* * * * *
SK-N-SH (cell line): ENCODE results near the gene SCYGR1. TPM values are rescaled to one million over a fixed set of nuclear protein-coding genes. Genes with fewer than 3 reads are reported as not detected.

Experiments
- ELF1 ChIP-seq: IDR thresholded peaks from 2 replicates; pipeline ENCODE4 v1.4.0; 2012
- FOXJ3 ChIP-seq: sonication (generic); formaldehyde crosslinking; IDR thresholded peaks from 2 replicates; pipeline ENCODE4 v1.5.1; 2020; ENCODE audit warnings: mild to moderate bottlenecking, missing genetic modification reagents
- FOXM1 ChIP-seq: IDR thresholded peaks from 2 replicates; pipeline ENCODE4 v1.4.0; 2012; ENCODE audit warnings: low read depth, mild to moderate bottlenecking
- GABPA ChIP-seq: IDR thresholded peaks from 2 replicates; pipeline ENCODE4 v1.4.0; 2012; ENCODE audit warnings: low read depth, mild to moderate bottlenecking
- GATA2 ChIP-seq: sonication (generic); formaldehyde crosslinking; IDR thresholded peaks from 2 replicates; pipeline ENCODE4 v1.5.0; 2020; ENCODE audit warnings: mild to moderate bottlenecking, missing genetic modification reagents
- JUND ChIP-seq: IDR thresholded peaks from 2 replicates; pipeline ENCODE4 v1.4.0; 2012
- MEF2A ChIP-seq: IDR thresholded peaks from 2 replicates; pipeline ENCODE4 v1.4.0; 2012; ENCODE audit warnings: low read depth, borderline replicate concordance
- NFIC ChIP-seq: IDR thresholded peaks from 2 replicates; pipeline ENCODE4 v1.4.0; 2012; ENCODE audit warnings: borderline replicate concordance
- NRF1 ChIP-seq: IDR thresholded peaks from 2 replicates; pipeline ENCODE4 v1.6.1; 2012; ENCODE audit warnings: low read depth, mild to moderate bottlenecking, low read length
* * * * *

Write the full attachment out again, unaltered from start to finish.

SK-N-SH (cell line): ENCODE results near the gene SCYGR1. TPM values are rescaled to one million over a fixed set of nuclear protein-coding genes. Genes with fewer than 3 reads are reported as not detected.

Experiments
- ELF1 ChIP-seq: IDR thresholded peaks from 2 replicates; pipeline ENCODE4 v1.4.0; 2012
- FOXJ3 ChIP-seq: sonication (generic); formaldehyde crosslinking; IDR thresholded peaks from 2 replicates; pipeline ENCODE4 v1.5.1; 2020; ENCODE audit warnings: mild to moderate bottlenecking, missing genetic modification reagents
- FOXM1 ChIP-seq: IDR thresholded peaks from 2 replicates; pipeline ENCODE4 v1.4.0; 2012; ENCODE audit warnings: low read depth, mild to moderate bottlenecking
- GABPA ChIP-seq: IDR thresholded peaks from 2 replicates; pipeline ENCODE4 v1.4.0; 2012; ENCODE audit warnings: low read depth, mild to moderate bottlenecking
- GATA2 ChIP-seq: sonication (generic); formaldehyde crosslinking; IDR thresholded peaks from 2 replicates; pipeline ENCODE4 v1.5.0; 2020; ENCODE audit warnings: mild to moderate bottlenecking, missing genetic modification reagents
- JUND ChIP-seq: IDR thresholded peaks from 2 replicates; pipeline ENCODE4 v1.4.0; 2012
- MEF2A ChIP-seq: IDR thresholded peaks from 2 replicates; pipeline ENCODE4 v1.4.0; 2012; ENCODE audit warnings: low read depth, borderline replicate concordance
- NFIC ChIP-seq: IDR thresholded peaks from 2 replicates; pipeline ENCODE4 v1.4.0; 2012; ENCODE audit warnings: borderline replicate concordance
- NRF1 ChIP-seq: IDR thresholded peaks from 2 replicates; pipeline ENCODE4 v1.6.1; 2012; ENCODE audit warnings: low read depth, mild to moderate bottlenecking, low read length